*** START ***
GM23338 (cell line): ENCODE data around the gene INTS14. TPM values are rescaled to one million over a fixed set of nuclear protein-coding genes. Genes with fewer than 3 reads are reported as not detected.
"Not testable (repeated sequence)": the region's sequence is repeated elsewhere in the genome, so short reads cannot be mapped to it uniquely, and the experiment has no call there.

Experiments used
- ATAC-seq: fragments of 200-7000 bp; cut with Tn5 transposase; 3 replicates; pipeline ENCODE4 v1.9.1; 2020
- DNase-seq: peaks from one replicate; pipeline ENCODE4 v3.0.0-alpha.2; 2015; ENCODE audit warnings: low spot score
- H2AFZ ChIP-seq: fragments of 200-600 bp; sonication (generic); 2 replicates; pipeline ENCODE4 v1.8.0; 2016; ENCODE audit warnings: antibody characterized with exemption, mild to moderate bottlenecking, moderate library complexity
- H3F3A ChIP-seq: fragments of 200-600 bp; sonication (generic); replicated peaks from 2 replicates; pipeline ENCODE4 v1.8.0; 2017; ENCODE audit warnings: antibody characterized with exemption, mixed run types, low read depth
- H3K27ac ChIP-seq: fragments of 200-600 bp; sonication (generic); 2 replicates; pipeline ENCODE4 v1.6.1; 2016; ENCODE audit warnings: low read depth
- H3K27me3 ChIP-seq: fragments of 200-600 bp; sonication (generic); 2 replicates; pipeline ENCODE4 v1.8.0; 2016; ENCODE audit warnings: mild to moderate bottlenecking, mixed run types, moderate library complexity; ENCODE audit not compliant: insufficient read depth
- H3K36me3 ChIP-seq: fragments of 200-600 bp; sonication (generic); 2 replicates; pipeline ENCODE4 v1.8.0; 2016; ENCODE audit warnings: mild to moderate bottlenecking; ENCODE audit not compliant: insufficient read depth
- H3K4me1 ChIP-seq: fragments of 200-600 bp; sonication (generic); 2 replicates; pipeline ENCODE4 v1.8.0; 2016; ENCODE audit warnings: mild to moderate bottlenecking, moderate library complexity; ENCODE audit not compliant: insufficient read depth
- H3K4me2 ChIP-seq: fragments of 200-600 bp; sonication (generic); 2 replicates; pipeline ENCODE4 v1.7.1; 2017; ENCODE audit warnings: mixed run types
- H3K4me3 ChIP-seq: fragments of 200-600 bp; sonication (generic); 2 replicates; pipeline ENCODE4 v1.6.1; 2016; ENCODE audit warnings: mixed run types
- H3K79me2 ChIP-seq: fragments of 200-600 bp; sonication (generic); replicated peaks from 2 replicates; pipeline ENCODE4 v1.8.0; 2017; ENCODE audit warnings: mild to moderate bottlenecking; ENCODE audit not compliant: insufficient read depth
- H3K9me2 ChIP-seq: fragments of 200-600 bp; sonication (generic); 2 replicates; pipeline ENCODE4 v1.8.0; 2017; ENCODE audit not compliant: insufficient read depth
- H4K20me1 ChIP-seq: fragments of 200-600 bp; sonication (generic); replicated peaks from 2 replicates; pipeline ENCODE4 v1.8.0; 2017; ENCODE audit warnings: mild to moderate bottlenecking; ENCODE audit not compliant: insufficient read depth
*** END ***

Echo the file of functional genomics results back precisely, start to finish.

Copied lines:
GM23338 (cell line): ENCODE data around the gene INTS14. TPM values are rescaled to one million over a fixed set of nuclear protein-coding genes. Genes with fewer than 3 reads are reported as not detected.
"Not testable (repeated sequence)": the region's sequence is repeated elsewhere in the genome, so short reads cannot be mapped to it uniquely, and the experiment has no call there.

Experiments used
- ATAC-seq: fragments of 200-7000 bp; cut with Tn5 transposase; 3 replicates; pipeline ENCODE4 v1.9.1; 2020
- DNase-seq: peaks from one replicate; pipeline ENCODE4 v3.0.0-alpha.2; 2015; ENCODE audit warnings: low spot score
- H2AFZ ChIP-seq: fragments of 200-600 bp; sonication (generic); 2 replicates; pipeline ENCODE4 v1.8.0; 2016; ENCODE audit warnings: antibody characterized with exemption, mild to moderate bottlenecking, moderate library complexity
- H3F3A ChIP-seq: fragments of 200-600 bp; sonication (generic); replicated peaks from 2 replicates; pipeline ENCODE4 v1.8.0; 2017; ENCODE audit warnings: antibody characterized with exemption, mixed run types, low read depth
- H3K27ac ChIP-seq: fragments of 200-600 bp; sonication (generic); 2 replicates; pipeline ENCODE4 v1.6.1; 2016; ENCODE audit warnings: low read depth
- H3K27me3 ChIP-seq: fragments of 200-600 bp; sonication (generic); 2 replicates; pipeline ENCODE4 v1.8.0; 2016; ENCODE audit warnings: mild to moderate bottlenecking, mixed run types, moderate library complexity; ENCODE audit not compliant: insufficient read depth
- H3K36me3 ChIP-seq: fragments of 200-600 bp; sonication (generic); 2 replicates; pipeline ENCODE4 v1.8.0; 2016; ENCODE audit warnings: mild to moderate bottlenecking; ENCODE audit not compliant: insufficient read depth
- H3K4me1 ChIP-seq: fragments of 200-600 bp; sonication (generic); 2 replicates; pipeline ENCODE4 v1.8.0; 2016; ENCODE audit warnings: mild to moderate bottlenecking, moderate library complexity; ENCODE audit not compliant: insufficient read depth
- H3K4me2 ChIP-seq: fragments of 200-600 bp; sonication (generic); 2 replicates; pipeline ENCODE4 v1.7.1; 2017; ENCODE audit warnings: mixed run types
- H3K4me3 ChIP-seq: fragments of 200-600 bp; sonication (generic); 2 replicates; pipeline ENCODE4 v1.6.1; 2016; ENCODE audit warnings: mixed run types
- H3K79me2 ChIP-seq: fragments of 200-600 bp; sonication (generic); replicated peaks from 2 replicates; pipeline ENCODE4 v1.8.0; 2017; ENCODE audit warnings: mild to moderate bottlenecking; ENCODE audit not compliant: insufficient read depth
- H3K9me2 ChIP-seq: fragments of 200-600 bp; sonication (generic); 2 replicates; pipeline ENCODE4 v1.8.0; 2017; ENCODE audit not compliant: insufficient read depth
- H4K20me1 ChIP-seq: fragments of 200-600 bp; sonication (generic); replicated peaks from 2 replicates; pipeline ENCODE4 v1.8.0; 2017; ENCODE audit warnings: mild to moderate bottlenecking; ENCODE audit not compliant: insufficient read depth